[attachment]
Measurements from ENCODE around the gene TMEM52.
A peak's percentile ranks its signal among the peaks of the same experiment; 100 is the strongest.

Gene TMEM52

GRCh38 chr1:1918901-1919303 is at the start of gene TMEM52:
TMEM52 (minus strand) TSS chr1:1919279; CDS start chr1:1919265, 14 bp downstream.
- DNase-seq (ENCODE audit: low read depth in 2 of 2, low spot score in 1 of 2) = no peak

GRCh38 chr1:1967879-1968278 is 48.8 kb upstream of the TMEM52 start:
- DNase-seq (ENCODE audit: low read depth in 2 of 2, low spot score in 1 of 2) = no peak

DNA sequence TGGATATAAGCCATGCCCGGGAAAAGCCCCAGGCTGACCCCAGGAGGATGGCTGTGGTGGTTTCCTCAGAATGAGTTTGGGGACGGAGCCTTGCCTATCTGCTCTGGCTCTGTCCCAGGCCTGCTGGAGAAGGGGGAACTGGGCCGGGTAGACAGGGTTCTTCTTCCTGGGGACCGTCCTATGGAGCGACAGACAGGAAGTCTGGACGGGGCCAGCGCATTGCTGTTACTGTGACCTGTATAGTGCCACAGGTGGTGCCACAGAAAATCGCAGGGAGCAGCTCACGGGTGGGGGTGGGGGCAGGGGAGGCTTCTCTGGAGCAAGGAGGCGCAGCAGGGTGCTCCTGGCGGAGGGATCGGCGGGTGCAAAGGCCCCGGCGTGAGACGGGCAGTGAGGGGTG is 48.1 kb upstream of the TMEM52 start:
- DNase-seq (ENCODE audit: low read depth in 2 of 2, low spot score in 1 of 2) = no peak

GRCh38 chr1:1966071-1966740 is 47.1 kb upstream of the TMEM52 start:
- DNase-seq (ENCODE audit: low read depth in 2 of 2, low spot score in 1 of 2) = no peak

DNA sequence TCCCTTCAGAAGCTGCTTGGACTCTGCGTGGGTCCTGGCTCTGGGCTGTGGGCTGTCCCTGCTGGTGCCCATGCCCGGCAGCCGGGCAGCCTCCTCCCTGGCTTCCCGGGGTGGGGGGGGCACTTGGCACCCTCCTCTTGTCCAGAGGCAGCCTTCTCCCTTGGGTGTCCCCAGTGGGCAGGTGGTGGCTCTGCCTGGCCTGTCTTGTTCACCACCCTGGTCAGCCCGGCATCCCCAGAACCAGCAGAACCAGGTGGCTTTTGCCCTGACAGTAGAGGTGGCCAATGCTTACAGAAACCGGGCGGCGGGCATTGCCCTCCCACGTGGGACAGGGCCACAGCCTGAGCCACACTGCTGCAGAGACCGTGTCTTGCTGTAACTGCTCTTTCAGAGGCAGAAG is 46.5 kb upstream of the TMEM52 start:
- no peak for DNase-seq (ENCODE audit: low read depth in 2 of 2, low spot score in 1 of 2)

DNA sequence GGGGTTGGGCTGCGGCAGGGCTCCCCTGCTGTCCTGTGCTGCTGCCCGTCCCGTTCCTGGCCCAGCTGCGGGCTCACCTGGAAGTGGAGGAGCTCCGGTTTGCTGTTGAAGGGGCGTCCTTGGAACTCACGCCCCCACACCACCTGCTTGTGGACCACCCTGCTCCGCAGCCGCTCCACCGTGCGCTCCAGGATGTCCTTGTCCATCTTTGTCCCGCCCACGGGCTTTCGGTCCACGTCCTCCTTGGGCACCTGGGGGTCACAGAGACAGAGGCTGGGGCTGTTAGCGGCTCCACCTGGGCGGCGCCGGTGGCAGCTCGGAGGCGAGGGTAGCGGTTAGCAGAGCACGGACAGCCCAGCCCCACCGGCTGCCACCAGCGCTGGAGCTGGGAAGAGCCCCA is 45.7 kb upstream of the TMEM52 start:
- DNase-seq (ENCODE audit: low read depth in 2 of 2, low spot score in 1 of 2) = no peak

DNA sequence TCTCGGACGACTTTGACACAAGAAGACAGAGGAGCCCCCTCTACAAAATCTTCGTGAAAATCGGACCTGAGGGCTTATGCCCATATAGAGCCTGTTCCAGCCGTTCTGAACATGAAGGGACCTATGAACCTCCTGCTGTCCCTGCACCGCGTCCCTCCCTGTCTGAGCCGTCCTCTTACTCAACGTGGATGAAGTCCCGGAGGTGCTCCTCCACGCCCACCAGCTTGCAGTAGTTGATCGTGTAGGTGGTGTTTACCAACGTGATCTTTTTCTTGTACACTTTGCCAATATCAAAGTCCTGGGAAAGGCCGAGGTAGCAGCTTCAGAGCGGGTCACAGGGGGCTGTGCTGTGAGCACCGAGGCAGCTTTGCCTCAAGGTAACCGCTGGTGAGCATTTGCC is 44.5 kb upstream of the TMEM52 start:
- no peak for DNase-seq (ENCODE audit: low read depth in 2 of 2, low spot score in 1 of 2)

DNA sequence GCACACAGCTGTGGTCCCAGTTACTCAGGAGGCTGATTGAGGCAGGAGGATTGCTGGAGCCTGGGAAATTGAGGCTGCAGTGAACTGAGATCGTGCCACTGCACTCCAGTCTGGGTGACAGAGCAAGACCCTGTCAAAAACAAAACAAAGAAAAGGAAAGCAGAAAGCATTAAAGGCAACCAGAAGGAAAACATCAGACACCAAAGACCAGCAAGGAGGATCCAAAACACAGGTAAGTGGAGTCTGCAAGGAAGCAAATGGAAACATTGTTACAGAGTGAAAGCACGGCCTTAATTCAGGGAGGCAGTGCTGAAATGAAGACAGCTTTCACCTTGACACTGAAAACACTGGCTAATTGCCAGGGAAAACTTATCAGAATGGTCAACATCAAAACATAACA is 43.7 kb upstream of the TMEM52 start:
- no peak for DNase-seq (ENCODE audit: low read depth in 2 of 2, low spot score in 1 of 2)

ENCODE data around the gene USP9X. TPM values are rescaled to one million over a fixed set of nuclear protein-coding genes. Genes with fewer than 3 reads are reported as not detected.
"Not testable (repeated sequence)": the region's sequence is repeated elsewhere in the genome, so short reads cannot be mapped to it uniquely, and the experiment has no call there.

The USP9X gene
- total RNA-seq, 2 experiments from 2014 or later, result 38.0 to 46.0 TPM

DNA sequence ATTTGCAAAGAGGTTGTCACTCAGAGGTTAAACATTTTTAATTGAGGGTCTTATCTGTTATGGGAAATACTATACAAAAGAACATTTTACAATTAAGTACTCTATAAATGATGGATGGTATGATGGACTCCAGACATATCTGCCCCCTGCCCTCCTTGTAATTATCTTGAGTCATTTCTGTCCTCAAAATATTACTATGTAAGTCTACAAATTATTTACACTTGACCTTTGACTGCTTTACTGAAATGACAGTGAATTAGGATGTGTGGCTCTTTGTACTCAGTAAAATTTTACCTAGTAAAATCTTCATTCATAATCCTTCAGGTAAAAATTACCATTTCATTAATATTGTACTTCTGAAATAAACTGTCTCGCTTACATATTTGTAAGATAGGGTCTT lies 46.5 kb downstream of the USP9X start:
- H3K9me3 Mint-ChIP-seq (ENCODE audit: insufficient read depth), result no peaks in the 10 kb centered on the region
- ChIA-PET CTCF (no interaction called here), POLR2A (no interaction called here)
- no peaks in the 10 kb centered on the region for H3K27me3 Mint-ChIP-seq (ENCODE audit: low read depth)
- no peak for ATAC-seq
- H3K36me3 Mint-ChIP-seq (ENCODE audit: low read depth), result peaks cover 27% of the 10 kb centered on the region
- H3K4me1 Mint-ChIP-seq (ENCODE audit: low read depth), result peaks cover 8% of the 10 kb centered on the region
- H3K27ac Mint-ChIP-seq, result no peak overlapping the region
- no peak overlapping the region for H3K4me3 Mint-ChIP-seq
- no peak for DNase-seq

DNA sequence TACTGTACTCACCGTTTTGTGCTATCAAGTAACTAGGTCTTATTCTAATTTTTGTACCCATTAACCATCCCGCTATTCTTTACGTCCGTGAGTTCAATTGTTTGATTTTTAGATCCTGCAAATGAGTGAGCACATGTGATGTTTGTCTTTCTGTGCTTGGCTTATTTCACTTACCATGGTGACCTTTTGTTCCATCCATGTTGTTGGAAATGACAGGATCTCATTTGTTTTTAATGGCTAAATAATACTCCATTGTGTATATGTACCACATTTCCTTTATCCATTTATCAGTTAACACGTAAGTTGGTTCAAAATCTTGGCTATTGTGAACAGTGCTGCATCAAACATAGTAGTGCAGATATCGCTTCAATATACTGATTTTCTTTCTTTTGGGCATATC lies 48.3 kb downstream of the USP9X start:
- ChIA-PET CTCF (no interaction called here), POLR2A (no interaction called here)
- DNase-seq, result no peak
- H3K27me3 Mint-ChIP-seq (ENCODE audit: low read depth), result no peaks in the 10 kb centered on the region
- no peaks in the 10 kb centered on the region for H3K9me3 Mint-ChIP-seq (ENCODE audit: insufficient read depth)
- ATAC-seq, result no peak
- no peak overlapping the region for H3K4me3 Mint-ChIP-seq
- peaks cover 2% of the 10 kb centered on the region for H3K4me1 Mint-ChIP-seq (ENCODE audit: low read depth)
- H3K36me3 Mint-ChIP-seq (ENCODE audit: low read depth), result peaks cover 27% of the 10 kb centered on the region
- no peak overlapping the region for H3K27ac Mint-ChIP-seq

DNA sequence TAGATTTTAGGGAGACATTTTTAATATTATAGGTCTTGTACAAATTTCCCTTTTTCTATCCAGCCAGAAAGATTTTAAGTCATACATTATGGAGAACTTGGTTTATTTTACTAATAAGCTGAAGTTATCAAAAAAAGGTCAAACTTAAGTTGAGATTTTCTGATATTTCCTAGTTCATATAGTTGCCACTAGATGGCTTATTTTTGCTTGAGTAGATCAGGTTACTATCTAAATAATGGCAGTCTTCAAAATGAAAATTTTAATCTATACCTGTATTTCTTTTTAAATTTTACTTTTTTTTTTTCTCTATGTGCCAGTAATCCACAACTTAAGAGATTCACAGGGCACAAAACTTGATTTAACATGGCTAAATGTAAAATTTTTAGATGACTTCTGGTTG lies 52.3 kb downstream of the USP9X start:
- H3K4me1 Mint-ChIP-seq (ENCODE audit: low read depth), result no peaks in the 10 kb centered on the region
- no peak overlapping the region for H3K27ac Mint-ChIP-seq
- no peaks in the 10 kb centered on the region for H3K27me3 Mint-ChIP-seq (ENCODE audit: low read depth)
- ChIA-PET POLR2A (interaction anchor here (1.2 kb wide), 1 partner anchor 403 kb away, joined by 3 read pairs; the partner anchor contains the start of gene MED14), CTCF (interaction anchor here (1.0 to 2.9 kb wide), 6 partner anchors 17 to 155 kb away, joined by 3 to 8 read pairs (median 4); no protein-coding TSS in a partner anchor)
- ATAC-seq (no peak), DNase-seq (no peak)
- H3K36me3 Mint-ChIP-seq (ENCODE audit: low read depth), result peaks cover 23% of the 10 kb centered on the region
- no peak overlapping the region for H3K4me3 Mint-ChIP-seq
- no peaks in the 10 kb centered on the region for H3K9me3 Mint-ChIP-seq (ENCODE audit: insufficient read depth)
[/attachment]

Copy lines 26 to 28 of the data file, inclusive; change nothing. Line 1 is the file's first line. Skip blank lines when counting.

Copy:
- H3K9me3 Mint-ChIP-seq (ENCODE audit: insufficient read depth), result no peaks in the 10 kb centered on the region
- ChIA-PET CTCF (no interaction called here), POLR2A (no interaction called here)
- no peaks in the 10 kb centered on the region for H3K27me3 Mint-ChIP-seq (ENCODE audit: low read depth)